The villages of Parnonas were Christianized around the 9th century and out of excessive respect many added the word Agios to their name, such as Agios Ioannis, Agios Petros, Agios Nikolaos, Agios Andreas, Agios Vassilios, Agioi Asomatoi, Agios Paneos Agios , Kosmas and filled the place with churches and monasteries. They also called many sites “holy”. For this reason Parnonas was also named “Mount Athos” of Southern Greece.
Agios Ioannis (Agiannis) before the revolution of 1821 had a total of 16 churches along with the chapels around the village, this says something about the respect of the inhabitants and the prosperity of the village for many years.
The church of Agios Georgios is a post-Byzantine church located in the central square of Agiannis, with the big plane tree. The church celebrates every year on April 23 on the feast of St. George the Trophy Bearer or on Easter Monday (if Easter falls after April 23).
In 1982 the church was designated by a decision of the Ministry of Education and Science as a “Historical Preserved Monument”, while it was designated as a “Post-Byzantine monument”.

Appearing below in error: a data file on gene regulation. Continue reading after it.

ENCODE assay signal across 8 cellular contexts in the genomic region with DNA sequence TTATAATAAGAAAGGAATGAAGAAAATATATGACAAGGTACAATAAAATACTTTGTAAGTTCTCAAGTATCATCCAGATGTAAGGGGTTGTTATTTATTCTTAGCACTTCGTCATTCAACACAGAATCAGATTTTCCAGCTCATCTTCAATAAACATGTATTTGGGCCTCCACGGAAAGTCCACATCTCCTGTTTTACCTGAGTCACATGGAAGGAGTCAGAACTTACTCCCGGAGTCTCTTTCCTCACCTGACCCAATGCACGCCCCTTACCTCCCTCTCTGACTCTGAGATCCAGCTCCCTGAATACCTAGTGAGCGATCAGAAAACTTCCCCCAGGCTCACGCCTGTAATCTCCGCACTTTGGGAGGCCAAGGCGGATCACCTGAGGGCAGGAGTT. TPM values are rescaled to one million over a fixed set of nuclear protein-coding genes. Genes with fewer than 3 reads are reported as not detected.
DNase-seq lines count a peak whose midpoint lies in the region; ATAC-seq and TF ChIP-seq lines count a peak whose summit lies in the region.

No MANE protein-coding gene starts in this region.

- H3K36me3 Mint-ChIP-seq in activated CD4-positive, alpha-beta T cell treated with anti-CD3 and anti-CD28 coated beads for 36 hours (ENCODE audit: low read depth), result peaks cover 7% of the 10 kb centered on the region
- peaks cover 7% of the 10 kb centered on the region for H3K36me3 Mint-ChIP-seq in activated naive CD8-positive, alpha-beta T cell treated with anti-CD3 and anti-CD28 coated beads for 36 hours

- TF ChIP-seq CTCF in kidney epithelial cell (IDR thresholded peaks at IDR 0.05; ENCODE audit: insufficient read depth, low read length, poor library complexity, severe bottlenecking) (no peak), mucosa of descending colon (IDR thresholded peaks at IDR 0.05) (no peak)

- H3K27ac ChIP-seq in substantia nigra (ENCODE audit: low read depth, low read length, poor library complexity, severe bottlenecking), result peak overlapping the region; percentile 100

According to many researchers, the church of Agios Georgios was built during the 14th – 15th century, ie it is modern or a little older than the church of Prodromos. However, some others consider the church much older, due to the style of the paintings inside.
The church was originally a chapel of the village, the village was for many years lower, in Soulinari and Prodromos. The houses of Agiannis timidly began to ascend in Sarantapsychos to the church of Agios Georgios about 250 years ago and more after 1940 with the opening of the Astros-Tripoli highway.
Agiannis was the capital of Greece of the Provisional Government of the Revolution, from August 15 to October 1 and “the Soulinari neighborhood was the metropolis of Agiannis”.
The church of Agios Vassilios was a large church which was located at the bottom of the village and specifically at the place of Matthew and near the source of Soulinari. The church, which was the metropolis of the church, was completely destroyed in 1826 and in its place today has been erected a simple shrine… .. “The church together with its surrounding area were the metropolis of the village, as we see that in the surrounding area there are many mansions of important Agiannites (such as those of Perros, Sarigiannis, Matthew etc. (of the Zafeiropoula brothers)) and various churches (Agios Efstratios and Agios Petros) ”